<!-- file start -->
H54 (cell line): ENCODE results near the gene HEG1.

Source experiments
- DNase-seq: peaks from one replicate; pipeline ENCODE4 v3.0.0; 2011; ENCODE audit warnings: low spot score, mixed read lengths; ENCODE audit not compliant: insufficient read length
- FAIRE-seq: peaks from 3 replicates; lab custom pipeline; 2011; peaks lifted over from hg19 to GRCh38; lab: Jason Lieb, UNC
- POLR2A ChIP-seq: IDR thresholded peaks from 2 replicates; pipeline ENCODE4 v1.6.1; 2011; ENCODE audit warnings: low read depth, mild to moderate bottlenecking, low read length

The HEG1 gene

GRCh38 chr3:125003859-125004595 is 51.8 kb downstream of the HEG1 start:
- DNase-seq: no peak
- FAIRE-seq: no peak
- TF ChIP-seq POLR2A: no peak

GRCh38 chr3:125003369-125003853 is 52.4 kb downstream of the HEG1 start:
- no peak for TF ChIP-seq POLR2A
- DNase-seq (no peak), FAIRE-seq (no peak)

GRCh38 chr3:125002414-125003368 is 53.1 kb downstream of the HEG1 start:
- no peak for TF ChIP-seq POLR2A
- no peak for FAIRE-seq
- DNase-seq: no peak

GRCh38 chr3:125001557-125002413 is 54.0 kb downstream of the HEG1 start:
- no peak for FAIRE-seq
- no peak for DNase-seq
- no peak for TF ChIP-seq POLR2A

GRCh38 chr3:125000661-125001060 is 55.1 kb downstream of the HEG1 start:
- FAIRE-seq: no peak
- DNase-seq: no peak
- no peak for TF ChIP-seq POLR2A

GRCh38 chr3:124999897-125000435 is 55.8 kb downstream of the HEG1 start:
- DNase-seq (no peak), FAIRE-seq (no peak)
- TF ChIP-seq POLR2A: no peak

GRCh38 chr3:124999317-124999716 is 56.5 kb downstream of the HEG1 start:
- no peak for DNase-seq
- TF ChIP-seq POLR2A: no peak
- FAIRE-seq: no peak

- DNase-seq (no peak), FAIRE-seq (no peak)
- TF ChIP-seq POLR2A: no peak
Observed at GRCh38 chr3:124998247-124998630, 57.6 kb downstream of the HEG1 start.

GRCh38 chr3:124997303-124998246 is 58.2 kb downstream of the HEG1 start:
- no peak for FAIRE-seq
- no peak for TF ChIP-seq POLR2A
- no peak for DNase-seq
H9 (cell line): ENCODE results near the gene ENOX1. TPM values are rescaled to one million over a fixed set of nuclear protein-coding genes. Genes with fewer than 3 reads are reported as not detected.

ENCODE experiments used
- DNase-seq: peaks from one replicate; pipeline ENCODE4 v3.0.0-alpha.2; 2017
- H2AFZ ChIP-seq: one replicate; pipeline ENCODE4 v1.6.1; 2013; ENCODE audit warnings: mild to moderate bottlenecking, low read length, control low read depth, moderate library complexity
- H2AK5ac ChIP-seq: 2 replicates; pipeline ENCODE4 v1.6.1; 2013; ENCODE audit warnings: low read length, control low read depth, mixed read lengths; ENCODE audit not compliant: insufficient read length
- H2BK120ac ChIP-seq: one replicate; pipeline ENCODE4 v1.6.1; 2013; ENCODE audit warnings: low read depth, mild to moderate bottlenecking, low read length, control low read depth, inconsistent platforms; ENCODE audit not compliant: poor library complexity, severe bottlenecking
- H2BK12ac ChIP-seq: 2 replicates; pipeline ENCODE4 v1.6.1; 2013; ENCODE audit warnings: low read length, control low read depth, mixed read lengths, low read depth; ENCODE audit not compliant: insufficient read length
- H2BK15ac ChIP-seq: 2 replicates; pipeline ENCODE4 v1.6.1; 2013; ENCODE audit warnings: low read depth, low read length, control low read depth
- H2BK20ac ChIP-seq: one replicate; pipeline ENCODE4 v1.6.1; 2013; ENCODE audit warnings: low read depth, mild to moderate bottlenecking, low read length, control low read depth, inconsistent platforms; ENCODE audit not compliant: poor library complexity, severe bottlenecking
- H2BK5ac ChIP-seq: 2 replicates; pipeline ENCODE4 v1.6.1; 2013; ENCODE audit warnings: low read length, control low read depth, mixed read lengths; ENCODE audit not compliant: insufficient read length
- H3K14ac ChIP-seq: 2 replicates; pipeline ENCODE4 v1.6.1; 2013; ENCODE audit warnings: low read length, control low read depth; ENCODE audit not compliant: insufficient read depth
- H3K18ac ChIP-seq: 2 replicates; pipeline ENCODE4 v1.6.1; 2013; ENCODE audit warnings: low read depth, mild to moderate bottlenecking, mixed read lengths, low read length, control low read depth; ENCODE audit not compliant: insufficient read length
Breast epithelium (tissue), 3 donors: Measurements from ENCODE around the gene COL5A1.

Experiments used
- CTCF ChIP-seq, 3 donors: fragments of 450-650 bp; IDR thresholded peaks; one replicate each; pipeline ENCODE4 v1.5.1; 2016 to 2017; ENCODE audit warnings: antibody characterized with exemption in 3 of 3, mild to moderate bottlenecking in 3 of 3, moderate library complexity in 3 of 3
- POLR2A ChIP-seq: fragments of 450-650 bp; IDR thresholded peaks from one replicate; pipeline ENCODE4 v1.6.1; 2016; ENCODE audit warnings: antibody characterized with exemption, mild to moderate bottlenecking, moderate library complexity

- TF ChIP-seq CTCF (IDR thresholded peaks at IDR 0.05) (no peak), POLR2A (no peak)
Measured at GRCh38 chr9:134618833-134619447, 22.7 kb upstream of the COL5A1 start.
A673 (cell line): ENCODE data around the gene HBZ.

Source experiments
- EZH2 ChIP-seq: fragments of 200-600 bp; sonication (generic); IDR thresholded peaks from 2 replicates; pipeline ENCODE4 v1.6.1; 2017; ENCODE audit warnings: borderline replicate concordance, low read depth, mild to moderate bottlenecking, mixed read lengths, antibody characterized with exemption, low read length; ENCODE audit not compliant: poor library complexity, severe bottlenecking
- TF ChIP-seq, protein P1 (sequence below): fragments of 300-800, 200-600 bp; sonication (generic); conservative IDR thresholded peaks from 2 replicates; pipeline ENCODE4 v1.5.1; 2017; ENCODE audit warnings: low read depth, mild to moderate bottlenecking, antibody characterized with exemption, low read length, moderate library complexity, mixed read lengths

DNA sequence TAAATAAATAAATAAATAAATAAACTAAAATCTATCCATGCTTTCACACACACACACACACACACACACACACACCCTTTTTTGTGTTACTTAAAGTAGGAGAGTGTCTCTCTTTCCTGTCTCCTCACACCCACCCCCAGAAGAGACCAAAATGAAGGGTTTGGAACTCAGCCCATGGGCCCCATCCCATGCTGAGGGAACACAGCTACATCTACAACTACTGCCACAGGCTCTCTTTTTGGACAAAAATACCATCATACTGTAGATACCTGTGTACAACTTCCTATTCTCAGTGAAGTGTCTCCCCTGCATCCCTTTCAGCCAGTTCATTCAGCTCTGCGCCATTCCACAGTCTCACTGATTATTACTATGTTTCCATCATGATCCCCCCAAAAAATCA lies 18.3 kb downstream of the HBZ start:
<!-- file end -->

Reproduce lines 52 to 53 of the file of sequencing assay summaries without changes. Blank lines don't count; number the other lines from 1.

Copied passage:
Breast epithelium (tissue), 3 donors: Measurements from ENCODE around the gene COL5A1.

Experiments used